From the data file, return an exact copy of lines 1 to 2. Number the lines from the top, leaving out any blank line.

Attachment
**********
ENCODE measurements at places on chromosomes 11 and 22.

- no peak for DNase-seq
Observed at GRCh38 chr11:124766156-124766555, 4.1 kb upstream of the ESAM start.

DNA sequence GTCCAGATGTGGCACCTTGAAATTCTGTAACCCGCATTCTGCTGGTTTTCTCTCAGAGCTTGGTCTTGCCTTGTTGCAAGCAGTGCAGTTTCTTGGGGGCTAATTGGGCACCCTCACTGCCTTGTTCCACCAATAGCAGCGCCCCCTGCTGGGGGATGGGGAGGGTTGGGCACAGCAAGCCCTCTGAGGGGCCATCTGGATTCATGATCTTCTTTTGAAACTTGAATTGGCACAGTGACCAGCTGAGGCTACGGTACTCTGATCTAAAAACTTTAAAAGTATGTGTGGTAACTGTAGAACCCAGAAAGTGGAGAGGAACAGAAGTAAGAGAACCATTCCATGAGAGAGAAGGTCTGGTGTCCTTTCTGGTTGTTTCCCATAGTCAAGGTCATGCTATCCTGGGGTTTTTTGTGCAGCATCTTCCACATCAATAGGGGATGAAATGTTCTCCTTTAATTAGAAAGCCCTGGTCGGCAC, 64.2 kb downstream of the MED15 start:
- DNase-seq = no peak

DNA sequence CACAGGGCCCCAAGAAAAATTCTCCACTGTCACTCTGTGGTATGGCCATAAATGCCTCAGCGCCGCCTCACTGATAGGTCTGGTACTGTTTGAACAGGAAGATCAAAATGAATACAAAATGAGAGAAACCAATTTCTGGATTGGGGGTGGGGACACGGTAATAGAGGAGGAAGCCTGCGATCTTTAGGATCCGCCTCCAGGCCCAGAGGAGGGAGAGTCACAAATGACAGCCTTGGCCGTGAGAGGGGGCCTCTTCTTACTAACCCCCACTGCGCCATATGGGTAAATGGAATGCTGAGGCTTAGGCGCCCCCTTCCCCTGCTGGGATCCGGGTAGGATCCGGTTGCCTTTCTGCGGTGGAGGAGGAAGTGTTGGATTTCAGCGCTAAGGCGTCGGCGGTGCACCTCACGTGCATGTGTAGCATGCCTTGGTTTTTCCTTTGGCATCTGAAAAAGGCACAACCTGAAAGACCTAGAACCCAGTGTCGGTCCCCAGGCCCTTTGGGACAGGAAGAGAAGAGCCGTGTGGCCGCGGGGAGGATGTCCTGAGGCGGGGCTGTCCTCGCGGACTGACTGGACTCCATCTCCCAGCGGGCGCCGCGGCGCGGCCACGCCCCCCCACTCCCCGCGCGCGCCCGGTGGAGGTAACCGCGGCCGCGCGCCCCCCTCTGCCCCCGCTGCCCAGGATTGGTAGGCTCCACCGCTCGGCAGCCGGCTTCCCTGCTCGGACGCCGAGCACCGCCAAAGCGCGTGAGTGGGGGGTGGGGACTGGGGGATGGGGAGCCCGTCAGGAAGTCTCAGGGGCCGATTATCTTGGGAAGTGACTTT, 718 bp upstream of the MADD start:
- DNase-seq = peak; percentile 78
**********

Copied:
ENCODE measurements at places on chromosomes 11 and 22.

- no peak for DNase-seq